I'm always amused by people who respond to "disc brakes are better" with "I've never had any problems with rim brakes", as if that makes them the pinnacle of bicycle braking technology.
My rim brakes feel the same as the disc brakes I've ridden. I only ride when it's dry out. So what, exactly, am I missing?
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Old 02-14-24, 01:25 PM
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Originally Posted by 3alarmer
...there's no way I'd buy and ride a fat tire e-bike with 1500 watt motor, full suspension, and a top speed of 35 mph, unless it came with disc brakes. That would just be crazy.
that is a motorcycle, not a bike....pedals or not and even more so if it has a throttle, not just pedal assist
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Old 02-14-24, 01:28 PM
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Originally Posted by smd4
My rim brakes feel the same as the disc brakes I've ridden. I only ride when it's dry out. So what, exactly, am I missing?
Dunno. Maybe you're just insensitive.
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Old 02-14-24, 01:31 PM
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Originally Posted by genejockey
Dunno. Maybe you're just insensitive.
I'm a sweetheart. But I digress.

The answer, if we're being honest, is "nothing."
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Old 02-14-24, 01:33 PM
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Originally Posted by squirtdad
that is a motorcycle, not a bike....pedals or not and even more so if it has a throttle, not just pedal assist

...I was trying to go with the theme here, that disc brakes are great. It's hard for me to find stuff that supports them as the standard on bicycles, given my use patterns. I'm trying hard here to be positive. Certainly they have enabled this whole expansion into the world of small, lightweight motorized cycles pretending to be bicycles.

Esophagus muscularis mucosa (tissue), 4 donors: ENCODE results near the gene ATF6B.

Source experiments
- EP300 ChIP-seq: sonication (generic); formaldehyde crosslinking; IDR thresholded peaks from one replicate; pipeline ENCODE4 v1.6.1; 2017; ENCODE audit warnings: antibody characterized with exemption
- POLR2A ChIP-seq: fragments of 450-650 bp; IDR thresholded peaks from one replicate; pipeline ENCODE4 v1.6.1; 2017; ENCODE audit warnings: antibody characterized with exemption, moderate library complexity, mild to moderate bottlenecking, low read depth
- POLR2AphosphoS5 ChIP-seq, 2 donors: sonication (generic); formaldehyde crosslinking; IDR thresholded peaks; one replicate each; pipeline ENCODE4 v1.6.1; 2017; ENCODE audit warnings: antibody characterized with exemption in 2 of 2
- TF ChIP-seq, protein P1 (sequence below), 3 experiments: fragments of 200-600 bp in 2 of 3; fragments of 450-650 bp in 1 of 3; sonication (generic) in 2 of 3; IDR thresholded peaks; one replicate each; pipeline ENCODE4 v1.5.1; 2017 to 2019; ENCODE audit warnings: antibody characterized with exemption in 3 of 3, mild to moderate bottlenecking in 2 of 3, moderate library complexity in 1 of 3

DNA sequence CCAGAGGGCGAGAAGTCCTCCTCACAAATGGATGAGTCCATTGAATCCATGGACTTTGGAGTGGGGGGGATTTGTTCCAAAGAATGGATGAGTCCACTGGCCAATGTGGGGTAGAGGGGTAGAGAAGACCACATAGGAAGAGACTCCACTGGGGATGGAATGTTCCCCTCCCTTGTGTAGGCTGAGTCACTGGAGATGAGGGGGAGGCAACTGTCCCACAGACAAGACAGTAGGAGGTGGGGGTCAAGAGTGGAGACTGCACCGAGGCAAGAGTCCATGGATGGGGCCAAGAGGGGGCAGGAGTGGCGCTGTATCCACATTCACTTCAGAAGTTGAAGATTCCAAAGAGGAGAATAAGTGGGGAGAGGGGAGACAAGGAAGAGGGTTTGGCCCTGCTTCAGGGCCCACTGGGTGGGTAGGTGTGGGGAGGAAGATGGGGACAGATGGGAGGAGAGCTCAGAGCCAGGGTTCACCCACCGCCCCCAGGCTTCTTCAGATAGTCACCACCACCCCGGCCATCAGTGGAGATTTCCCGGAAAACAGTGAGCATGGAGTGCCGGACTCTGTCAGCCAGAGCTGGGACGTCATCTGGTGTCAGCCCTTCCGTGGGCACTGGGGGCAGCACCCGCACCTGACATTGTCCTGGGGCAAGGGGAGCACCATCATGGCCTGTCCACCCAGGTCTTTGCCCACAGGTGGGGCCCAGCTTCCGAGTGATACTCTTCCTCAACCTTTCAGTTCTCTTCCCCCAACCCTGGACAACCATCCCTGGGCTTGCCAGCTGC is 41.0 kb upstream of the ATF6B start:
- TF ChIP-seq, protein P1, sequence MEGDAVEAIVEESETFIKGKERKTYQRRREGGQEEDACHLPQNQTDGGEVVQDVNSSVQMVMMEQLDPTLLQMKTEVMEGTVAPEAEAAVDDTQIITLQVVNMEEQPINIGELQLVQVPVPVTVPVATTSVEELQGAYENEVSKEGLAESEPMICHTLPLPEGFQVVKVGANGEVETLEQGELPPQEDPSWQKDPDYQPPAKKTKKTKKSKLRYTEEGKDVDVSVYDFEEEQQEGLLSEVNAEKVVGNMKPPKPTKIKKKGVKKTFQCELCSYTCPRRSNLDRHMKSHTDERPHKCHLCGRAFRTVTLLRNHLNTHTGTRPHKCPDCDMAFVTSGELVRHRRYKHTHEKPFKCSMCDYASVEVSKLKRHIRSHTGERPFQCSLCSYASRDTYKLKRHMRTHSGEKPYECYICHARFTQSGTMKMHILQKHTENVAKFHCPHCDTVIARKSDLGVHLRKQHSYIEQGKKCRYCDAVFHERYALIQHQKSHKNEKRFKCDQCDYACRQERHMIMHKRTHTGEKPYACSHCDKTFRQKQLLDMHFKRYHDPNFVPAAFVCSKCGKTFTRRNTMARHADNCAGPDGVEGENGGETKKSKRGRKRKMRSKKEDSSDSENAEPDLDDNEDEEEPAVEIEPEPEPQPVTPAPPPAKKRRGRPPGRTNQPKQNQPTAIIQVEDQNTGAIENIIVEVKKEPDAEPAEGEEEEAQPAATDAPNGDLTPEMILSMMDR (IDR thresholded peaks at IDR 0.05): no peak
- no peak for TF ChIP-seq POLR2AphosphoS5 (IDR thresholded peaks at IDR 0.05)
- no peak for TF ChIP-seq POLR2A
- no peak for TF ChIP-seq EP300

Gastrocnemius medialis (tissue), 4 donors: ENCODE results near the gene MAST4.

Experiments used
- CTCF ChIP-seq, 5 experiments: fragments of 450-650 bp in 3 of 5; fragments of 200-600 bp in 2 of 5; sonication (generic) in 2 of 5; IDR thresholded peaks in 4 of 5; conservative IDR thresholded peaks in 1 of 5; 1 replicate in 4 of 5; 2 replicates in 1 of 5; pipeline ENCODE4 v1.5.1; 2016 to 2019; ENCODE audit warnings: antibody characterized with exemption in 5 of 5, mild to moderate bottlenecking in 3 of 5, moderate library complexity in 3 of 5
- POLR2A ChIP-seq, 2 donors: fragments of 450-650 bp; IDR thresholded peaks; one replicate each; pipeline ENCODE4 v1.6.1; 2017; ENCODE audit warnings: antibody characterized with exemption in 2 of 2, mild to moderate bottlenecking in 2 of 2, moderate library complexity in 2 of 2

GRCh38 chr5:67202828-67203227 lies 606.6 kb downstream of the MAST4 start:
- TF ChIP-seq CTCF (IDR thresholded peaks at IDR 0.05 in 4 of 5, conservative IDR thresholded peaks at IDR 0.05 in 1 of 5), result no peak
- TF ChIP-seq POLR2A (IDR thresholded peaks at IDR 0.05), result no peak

Stopping that much mass, rolling at speed, would be a challenge for rim brakes.
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Old 02-14-24, 01:34 PM
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Originally Posted by squirtdad

Originally Posted by terrymorse
Thankfully, there's a safety feature built into every fork dropout that prevents pull-out. They're called "safety tabs", and it's why you have to unscrew the QR skewer to get the wheel off.
Not every one....and the whole disc and wheel retention thing is why the current standard for disc brakes is thru axle
For real? I haven't seen a factory fork dropout without a safety tab for many years.
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Old 02-14-24, 01:39 PM
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Originally Posted by 3alarmer
Here's my one question for you. If, as is the real world case, the argument on disc v rim brakes on bicycles has already been decided (by manufacturing and marketing), and you disc brakes, why start this thread at all ?
Why start the thread at all?
- to try and understand why others wont get on board with what you think is clearly the obviously best choice.
- to try and convince holdouts, through conversation, that they should jump on board.
- to try and start an argument for entertainment.

I dont know why koyote started the thread as it isnt my week to peek into his mind and explain his motivations. My week starts March 17th, so ask me then and I can give you a more accurate answer.
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Old 02-14-24, 01:41 PM